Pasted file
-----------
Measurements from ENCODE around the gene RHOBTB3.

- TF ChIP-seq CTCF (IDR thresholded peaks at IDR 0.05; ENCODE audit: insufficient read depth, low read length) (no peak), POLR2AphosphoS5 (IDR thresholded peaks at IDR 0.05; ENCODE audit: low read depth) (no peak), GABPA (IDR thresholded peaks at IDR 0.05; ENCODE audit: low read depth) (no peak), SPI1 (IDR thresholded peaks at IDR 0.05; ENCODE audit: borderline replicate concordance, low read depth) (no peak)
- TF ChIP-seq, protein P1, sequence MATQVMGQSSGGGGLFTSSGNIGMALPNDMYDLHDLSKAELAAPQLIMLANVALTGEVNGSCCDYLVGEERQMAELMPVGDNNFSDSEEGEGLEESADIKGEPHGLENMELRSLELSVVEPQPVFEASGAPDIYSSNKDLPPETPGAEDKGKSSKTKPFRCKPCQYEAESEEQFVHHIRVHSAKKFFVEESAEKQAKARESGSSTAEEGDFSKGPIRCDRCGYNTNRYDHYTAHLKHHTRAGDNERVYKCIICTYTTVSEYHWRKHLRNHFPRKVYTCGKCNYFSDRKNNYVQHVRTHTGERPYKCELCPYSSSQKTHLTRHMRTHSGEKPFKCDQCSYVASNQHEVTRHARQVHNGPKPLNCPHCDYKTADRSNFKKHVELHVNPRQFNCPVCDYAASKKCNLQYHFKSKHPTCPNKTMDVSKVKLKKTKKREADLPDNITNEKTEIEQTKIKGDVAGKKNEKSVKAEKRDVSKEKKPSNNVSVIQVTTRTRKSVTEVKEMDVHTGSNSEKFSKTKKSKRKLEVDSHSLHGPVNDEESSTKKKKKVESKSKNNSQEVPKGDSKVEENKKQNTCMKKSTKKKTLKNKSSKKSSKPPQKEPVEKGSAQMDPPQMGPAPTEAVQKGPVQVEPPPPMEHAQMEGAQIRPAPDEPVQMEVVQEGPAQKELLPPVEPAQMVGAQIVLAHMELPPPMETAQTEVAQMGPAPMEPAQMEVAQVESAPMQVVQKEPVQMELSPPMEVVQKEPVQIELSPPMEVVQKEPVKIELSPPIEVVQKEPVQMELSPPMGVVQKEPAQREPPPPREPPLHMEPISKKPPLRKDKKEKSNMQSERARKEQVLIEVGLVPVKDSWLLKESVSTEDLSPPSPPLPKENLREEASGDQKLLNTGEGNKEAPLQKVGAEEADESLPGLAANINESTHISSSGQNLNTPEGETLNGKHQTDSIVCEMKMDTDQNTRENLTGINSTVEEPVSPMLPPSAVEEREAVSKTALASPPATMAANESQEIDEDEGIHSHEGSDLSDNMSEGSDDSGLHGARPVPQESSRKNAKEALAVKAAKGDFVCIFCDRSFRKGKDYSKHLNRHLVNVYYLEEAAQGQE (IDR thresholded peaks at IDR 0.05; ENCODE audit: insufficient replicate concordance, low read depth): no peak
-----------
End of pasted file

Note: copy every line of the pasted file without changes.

Measurements from ENCODE around the gene RHOBTB3.

- TF ChIP-seq CTCF (IDR thresholded peaks at IDR 0.05; ENCODE audit: insufficient read depth, low read length) (no peak), POLR2AphosphoS5 (IDR thresholded peaks at IDR 0.05; ENCODE audit: low read depth) (no peak), GABPA (IDR thresholded peaks at IDR 0.05; ENCODE audit: low read depth) (no peak), SPI1 (IDR thresholded peaks at IDR 0.05; ENCODE audit: borderline replicate concordance, low read depth) (no peak)
- TF ChIP-seq, protein P1, sequence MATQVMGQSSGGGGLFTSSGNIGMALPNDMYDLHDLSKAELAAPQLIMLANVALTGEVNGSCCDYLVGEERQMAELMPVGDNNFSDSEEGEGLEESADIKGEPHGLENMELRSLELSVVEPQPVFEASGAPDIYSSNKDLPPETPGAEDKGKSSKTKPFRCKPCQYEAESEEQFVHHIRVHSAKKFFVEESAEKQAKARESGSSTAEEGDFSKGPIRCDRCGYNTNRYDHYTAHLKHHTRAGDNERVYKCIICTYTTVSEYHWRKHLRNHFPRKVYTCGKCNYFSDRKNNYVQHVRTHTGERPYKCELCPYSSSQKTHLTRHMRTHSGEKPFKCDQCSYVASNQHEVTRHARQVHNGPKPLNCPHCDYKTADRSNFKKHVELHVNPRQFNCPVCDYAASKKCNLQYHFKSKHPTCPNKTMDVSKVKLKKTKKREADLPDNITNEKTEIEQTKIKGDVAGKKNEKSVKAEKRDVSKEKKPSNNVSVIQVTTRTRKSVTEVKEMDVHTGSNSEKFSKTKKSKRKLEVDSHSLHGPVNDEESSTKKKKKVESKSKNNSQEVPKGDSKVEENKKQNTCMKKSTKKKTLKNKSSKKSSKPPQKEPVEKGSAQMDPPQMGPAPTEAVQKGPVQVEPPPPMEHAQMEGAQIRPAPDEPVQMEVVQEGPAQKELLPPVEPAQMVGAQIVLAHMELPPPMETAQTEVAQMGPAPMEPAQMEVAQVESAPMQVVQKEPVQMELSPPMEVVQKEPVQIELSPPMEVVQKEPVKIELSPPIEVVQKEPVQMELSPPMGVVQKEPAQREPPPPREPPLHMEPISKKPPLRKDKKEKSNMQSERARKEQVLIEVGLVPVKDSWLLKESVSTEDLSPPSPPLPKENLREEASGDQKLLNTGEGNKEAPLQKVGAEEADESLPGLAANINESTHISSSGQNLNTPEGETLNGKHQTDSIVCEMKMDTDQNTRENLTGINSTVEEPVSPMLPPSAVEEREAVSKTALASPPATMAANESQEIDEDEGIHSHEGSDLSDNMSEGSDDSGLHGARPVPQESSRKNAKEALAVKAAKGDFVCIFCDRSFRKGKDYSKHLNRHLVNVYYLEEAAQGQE (IDR thresholded peaks at IDR 0.05; ENCODE audit: insufficient replicate concordance, low read depth): no peak